How to avoid romance scams?​

Why do we fall prey to romance scams?


By Terry Cutler

Online romance scams cost Canadians more than $18.5 million in 2020. 


According to a 2021 Canadian Anti Fraud Centre report, romance scams, where money is transferred from one person to the other was the number one fraud affecting Canadians during the COVID-19 pandemic, and it isn’t likely to decrease. 


A romance scam is where a cybercriminal contacts a victim through a dating site, typically grieving widows or a divorced woman, eager to return to the dating scene, but anyone vulnerable can be a target. 

The cybercriminal convinces his victim they have fallen in love and then banks on that love, asking for money to help in fictitious dire emergencies. 


Social distancing measures have caused many Canadians to feel isolated. They may be more trusting and vulnerable, willing to talk to anyone out there, thus wide open to romance scams.


It makes sense says a 2021 RBC poll. Canadians are spending more time online, and so are savvy cybercriminals who are leveraging the social consequences of the pandemic to gain access to personal and financial data. 


Why do we fall prey to romance scams? People fall for scams because of the psychological techniques employed by cybercriminals, such as


Romantic beliefs - Romance Scams

People with idealized romantic beliefs focus on the positives and forget the negatives of their new romance, something cyber criminals bank on. They may believe in romantic destiny, in fairy tale hopes, and perceive compliments as being genuine.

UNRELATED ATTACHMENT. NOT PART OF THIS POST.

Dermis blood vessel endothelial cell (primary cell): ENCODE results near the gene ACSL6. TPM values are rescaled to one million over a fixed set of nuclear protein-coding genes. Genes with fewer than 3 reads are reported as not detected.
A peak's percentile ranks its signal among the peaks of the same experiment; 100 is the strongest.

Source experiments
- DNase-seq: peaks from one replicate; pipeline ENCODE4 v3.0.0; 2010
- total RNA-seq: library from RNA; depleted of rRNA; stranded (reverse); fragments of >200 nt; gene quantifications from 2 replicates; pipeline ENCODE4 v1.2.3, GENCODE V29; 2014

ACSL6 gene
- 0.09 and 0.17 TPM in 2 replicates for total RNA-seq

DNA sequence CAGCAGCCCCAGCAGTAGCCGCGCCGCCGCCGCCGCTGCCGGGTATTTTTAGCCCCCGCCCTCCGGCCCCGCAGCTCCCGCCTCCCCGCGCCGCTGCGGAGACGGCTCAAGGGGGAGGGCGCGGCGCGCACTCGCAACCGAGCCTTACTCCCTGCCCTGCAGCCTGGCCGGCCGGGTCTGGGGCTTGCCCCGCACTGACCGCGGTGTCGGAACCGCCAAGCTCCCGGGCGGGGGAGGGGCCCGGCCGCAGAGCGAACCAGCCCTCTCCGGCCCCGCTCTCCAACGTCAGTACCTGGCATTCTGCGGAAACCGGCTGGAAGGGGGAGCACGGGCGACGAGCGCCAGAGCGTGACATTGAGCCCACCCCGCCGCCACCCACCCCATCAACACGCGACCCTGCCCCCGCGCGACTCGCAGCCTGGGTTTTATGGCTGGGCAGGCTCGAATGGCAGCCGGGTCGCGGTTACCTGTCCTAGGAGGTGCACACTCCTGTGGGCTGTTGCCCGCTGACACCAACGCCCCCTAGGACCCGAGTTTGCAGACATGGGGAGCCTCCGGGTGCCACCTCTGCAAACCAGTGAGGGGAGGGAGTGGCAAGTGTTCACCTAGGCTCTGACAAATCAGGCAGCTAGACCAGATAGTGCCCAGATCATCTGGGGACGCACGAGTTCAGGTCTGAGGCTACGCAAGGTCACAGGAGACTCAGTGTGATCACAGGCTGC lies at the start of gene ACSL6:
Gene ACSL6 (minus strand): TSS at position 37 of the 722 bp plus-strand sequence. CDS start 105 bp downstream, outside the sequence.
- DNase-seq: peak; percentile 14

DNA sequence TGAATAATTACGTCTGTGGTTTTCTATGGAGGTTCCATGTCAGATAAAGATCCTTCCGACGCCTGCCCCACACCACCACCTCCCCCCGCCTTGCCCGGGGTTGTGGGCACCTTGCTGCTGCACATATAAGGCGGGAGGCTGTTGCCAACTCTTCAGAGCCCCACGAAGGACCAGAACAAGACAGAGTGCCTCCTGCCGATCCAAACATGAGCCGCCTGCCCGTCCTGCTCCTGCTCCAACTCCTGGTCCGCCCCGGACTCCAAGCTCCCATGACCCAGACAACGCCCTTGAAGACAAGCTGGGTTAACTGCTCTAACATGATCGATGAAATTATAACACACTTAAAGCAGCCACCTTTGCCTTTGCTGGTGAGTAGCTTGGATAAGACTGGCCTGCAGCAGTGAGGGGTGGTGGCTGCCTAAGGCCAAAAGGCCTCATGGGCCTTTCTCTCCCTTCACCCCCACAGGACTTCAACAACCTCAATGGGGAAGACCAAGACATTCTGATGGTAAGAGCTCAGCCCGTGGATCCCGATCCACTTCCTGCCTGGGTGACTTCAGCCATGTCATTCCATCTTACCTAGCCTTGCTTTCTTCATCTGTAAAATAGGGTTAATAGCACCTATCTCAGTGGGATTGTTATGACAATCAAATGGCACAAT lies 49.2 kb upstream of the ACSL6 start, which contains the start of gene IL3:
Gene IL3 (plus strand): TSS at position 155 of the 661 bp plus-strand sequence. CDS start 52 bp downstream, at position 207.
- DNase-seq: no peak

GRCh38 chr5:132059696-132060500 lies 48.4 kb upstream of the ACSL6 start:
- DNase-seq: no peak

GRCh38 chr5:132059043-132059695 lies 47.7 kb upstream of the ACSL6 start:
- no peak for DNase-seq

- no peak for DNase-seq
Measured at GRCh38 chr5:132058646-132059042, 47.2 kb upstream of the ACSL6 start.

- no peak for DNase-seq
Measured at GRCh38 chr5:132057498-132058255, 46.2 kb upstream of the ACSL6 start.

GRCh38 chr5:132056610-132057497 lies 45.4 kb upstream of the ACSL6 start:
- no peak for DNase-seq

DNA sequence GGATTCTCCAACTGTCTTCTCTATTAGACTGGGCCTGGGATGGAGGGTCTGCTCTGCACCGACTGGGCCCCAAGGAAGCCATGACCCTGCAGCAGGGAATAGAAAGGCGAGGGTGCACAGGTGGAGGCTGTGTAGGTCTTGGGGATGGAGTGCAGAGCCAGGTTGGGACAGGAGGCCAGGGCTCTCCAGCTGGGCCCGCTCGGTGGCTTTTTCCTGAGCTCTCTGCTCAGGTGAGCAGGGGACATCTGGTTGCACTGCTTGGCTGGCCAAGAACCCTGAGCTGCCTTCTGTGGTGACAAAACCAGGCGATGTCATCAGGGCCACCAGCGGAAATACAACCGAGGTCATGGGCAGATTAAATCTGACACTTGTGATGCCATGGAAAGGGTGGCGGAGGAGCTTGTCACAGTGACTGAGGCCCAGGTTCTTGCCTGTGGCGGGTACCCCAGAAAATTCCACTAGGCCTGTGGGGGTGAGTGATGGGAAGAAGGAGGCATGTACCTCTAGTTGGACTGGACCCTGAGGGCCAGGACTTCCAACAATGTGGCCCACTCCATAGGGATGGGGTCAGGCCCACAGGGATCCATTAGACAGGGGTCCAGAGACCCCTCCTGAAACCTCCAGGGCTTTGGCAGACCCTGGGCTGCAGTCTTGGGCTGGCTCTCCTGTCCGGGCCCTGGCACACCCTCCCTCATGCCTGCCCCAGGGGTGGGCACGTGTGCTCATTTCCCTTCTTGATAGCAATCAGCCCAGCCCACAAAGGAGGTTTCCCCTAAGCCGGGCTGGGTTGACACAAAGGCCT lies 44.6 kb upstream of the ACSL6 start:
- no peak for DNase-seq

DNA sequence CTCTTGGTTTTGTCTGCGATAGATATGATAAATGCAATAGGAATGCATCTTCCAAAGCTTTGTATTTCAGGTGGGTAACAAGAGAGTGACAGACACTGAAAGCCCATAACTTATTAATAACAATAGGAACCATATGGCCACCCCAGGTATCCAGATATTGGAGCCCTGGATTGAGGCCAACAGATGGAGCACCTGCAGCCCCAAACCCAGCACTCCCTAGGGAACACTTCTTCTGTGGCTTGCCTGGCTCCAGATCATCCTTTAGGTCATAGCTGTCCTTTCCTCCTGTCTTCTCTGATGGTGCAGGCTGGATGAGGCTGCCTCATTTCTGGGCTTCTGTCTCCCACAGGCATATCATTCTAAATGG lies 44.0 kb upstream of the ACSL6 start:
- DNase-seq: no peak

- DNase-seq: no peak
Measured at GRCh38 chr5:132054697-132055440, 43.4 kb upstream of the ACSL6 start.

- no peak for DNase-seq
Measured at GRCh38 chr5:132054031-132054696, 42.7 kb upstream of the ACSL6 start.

Loneliness leading to Romance Scams

Many people prefer expressing themselves online rather than in the real world. Dating sites are aware of the anonymity of online communications and offer great user experiences. So are cybercriminals. Dating profiles offer vital information about individuals who are looking for partners.



Love is a drug, and people may be ready to take financial and social risks in the name of love. As in real life, a sensation-seeker online may engage in risky activities and fall in love with attractive and daring partners. 


The principle of similarity

We like people who like the things we like. Scammers will seek something in their victims to appear like them by employing the principle of similarity.

For example, we were born in the same month. We love to read science-fiction. We both play the guitar. I’m lonely, too. Scammers understand we are much more likely to agree to a chat request from someone we like and have a base of familiarity.  


We don’t want to let people down

Once someone says they will do something for someone, the person will not want to disappoint. We view failure to do so as a failure of one’s self-esteem. 

The scrupulous scammer knows this and will begin by asking for little favours—let’s meet online at noon tomorrow—and then raise the commitment bar to—send me a picture? I have to see you in a photo—to higher ground requests—please don’t disappoint me! I really need to know you’ll be there for me.

Soon, requests for money become normal.


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